As for the book, my main point is that artists now have to make money (digital rights to streaming services) for every fan investment they receive. How much investors recover depends on the amount spent, the period, how many other investors are in the same period, and of course… How much money he has to give back. Thus, each investor recovers his fair share, while the artist has the opportunity to have another source of income. It is written in German, though, since it is my native language and perhaps not very useful for most of you here. But I also created a landing page (www.investinartists.com). Just leave your email and I will come back to you as soon as the English translation is completed, in case anyone is interested. I`m working on it. Just my first angel investment received (much smaller than 25k, but still a great start). I wonder where I can deal with other investors. At the beginning of their careers, many artists decide whether to take the plunge and give up their daytime work.
But without the constant income to cover the cost of registration and other expenses, stopping can be a difficult decision. This is particularly the case when the artist has no other source of income. For example, an artist may decide to turn to family members or others to invest money in their careers. Third-party funds can be a welcome request for an artist`s career. But the agreement between the investor and the artist must be well written. Both the artist and the investor are well advised to seek informed advice to protect their interests and structure an agreement that is fair to both parties. Repayments can be monthly, quarterly or semi-annual. An investor usually has the right to check the artist`s books. If it is a large amount, the investor has the right to demand a higher return of 40 or even 50%.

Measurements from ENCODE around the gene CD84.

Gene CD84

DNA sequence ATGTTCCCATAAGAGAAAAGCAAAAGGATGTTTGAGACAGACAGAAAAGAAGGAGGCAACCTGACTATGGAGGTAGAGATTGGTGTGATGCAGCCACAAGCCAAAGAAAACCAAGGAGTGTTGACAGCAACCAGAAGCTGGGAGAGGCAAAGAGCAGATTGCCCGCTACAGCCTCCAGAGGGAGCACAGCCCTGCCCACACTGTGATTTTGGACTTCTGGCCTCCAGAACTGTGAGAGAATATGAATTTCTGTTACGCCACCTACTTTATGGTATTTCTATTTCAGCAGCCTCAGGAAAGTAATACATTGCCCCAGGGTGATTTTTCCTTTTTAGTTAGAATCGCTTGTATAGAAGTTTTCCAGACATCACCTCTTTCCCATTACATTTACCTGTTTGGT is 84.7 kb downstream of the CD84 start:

If the investment is smaller, it is also the percentage. The reason is that the artist retains the opportunity to take other investors. For example, if the investment were only $25,000, a fair return would be 10-15%. Most investors are looking for both repayment and profit. As a general rule, this is done as follows: the investor receives a percentage of the funds that the artist earns less from expenses such as registration fees. This percentage or “return” varies from case to case. However, the level of investment is an important factor in calculating a fair return. Some agreements provide for staggered payments instead of a pre-payment. Payment in installments gives the investor more control. This is because it can stop making payments if the artist does not respect the contract. Assuming that the contract requires the use of funds for specific purposes. If the investor only learns or assumes that the artist is spending the investor`s money for expenses that are not authorized in the agreement, he may stop paying the payments.
An artist can earn income from a variety of sources, including record sales, live performance, merchandise, editing and recommendations. The question of whether the investor recovers his investments from all these sources or only from selected income streams is the subject of the negotiation.